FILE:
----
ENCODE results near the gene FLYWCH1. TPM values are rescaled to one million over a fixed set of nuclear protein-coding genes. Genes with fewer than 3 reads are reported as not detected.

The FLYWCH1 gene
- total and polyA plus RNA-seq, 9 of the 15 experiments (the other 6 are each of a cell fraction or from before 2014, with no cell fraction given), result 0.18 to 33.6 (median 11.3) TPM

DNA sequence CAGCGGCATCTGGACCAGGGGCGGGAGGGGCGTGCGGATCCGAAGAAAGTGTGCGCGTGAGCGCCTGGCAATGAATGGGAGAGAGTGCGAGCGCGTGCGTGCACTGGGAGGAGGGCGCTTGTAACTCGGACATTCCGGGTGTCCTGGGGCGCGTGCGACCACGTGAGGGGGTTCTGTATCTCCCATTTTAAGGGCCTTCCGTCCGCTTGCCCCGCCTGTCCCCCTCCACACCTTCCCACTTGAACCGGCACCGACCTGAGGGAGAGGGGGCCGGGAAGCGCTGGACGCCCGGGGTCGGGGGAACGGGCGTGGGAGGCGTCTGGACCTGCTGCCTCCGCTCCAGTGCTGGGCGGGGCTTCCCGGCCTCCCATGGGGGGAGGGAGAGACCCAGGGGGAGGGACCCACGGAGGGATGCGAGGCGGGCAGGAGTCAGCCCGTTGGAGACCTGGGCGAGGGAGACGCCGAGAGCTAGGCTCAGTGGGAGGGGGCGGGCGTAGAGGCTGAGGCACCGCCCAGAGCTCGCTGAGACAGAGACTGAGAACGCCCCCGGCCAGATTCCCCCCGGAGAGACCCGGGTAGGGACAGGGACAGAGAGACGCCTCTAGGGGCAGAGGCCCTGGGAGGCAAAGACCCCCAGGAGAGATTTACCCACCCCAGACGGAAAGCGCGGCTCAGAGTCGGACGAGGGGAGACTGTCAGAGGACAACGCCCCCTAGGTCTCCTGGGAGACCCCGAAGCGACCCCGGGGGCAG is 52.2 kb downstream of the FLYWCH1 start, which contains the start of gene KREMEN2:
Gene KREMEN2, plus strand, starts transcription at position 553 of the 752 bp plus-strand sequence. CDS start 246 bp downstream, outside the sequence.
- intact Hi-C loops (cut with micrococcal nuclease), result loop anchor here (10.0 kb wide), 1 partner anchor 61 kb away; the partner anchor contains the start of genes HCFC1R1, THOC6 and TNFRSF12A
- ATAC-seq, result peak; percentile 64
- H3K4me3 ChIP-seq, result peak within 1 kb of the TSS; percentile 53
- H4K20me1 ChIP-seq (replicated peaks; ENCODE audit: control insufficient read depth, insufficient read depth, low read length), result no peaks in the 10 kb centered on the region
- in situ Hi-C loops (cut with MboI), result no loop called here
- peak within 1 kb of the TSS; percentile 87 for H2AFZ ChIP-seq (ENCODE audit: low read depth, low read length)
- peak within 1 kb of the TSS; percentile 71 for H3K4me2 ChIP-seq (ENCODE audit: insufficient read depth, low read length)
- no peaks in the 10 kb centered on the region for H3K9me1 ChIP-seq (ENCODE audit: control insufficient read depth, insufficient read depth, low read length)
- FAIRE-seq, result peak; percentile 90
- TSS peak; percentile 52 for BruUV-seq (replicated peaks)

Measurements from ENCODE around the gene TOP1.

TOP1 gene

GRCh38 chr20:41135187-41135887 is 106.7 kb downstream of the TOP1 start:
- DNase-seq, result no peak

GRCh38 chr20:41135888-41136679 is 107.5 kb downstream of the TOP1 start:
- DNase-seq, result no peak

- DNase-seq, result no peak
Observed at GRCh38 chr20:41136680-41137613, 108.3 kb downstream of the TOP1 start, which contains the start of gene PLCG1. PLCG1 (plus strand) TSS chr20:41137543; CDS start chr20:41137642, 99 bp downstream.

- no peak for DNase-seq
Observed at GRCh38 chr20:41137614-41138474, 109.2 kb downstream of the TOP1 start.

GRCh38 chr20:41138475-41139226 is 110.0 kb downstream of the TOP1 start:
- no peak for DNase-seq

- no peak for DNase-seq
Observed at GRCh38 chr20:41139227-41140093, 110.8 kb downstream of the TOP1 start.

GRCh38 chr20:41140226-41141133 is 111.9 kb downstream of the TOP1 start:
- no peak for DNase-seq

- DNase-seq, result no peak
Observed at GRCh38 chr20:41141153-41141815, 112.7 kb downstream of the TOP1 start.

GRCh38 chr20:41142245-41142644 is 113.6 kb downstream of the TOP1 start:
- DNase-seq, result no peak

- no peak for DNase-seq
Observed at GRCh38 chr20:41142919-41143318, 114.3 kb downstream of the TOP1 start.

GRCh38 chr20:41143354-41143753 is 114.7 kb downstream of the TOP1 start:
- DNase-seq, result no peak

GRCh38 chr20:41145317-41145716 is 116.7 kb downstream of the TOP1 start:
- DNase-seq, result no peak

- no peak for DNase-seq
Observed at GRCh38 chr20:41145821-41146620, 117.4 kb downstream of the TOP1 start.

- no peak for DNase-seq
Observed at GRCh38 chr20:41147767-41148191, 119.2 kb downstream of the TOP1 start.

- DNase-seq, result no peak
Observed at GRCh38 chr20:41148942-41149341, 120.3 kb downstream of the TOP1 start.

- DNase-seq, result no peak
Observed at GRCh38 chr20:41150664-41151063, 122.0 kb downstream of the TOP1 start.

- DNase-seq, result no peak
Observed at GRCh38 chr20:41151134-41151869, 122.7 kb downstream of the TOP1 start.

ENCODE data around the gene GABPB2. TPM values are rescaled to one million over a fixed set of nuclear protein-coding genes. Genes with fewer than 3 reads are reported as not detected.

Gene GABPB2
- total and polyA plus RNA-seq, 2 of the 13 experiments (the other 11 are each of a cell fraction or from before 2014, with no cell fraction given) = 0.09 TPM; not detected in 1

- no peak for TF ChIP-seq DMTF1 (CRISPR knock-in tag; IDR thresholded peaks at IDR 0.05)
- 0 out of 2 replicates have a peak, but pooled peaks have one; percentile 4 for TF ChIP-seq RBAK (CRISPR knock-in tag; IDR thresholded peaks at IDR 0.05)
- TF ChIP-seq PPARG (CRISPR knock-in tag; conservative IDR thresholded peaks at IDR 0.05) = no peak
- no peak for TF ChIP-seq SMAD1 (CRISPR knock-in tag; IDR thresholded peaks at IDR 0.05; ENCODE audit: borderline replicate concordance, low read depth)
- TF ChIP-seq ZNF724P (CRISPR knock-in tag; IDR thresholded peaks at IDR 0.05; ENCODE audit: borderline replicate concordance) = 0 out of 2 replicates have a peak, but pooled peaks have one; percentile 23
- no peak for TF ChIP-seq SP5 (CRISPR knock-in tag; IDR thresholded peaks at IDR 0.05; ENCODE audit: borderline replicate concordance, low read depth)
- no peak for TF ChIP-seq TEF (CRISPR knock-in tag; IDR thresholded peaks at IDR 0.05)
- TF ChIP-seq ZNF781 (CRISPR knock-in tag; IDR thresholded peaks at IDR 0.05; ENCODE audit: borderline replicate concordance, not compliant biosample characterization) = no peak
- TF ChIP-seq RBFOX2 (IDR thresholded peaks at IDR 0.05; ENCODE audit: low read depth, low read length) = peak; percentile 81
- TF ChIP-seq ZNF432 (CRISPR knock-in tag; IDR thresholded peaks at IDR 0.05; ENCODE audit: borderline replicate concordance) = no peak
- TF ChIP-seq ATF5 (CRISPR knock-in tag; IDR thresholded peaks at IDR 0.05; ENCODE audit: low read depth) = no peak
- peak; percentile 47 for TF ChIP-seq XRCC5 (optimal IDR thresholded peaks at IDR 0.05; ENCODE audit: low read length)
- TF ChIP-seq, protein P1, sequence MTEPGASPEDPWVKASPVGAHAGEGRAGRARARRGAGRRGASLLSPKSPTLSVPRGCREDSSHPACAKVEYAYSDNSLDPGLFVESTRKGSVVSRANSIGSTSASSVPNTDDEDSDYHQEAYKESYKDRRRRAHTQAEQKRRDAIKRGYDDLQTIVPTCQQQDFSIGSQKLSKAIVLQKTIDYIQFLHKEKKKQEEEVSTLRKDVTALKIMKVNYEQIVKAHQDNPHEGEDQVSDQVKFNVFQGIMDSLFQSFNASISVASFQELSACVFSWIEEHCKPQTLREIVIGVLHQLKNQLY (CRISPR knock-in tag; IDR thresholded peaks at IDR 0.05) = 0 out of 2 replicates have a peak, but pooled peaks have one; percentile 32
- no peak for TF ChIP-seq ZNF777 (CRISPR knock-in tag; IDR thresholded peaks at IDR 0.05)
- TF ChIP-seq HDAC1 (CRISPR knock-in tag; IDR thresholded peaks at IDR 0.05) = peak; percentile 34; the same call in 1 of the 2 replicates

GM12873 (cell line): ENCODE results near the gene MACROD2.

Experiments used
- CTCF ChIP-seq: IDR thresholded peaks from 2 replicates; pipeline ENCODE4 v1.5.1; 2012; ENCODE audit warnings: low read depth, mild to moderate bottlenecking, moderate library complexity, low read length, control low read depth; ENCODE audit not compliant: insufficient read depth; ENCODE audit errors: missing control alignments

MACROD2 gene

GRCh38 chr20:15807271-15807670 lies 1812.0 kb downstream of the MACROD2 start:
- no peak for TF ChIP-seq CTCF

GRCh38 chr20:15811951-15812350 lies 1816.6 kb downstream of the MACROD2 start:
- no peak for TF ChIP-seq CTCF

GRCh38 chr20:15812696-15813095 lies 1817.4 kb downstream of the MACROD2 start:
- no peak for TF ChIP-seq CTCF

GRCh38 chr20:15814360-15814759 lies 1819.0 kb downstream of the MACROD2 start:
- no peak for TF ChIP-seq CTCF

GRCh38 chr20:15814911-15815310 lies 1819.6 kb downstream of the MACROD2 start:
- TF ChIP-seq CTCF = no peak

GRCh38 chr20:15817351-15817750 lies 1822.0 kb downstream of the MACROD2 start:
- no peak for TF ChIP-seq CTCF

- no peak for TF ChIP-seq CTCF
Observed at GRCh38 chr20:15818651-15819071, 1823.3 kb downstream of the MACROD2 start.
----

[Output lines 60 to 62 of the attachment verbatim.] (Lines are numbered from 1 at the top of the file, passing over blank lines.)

- no peak for TF ChIP-seq SP5 (CRISPR knock-in tag; IDR thresholded peaks at IDR 0.05; ENCODE audit: borderline replicate concordance, low read depth)
- no peak for TF ChIP-seq TEF (CRISPR knock-in tag; IDR thresholded peaks at IDR 0.05)
- TF ChIP-seq ZNF781 (CRISPR knock-in tag; IDR thresholded peaks at IDR 0.05; ENCODE audit: borderline replicate concordance, not compliant biosample characterization) = no peak